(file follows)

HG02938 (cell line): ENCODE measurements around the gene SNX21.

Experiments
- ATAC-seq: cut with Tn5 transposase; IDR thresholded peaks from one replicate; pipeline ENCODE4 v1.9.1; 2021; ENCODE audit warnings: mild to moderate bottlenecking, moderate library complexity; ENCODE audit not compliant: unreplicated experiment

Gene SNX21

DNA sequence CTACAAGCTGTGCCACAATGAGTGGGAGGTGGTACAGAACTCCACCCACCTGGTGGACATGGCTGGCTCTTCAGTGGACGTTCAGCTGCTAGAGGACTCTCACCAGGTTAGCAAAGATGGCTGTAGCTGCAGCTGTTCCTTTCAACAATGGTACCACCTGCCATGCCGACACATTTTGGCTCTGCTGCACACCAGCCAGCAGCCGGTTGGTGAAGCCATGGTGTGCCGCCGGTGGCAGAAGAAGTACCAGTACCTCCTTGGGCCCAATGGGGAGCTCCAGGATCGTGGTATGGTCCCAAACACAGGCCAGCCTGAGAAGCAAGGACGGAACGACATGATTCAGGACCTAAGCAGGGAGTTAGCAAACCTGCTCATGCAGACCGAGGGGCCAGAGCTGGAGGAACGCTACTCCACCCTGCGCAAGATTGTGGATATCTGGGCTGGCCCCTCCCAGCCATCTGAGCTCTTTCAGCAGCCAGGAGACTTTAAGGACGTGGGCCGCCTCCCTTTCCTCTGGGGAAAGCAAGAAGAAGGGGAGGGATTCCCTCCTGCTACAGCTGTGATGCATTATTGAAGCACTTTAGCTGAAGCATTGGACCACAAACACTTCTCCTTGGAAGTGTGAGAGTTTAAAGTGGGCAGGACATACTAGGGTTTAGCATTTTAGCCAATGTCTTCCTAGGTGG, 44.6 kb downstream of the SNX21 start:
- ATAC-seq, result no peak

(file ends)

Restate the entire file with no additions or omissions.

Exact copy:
HG02938 (cell line): ENCODE measurements around the gene SNX21.

Experiments
- ATAC-seq: cut with Tn5 transposase; IDR thresholded peaks from one replicate; pipeline ENCODE4 v1.9.1; 2021; ENCODE audit warnings: mild to moderate bottlenecking, moderate library complexity; ENCODE audit not compliant: unreplicated experiment

Gene SNX21

DNA sequence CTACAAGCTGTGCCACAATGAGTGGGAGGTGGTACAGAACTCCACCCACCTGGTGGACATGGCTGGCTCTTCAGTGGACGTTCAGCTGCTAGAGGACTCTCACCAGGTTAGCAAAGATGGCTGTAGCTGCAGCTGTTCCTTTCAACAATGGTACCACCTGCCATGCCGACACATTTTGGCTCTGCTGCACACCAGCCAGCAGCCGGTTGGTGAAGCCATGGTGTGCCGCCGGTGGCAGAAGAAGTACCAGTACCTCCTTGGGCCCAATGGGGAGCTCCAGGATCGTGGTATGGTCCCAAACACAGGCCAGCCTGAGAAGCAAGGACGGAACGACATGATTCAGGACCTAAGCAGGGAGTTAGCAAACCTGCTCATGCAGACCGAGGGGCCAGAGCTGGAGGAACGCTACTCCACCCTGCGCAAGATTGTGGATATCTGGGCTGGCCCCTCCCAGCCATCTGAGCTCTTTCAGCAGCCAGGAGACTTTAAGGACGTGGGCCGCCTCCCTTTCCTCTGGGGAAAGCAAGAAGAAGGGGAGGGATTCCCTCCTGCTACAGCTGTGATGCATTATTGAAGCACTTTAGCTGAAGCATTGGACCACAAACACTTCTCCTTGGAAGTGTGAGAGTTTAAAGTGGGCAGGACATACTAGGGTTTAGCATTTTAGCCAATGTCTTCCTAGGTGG, 44.6 kb downstream of the SNX21 start:
- ATAC-seq, result no peak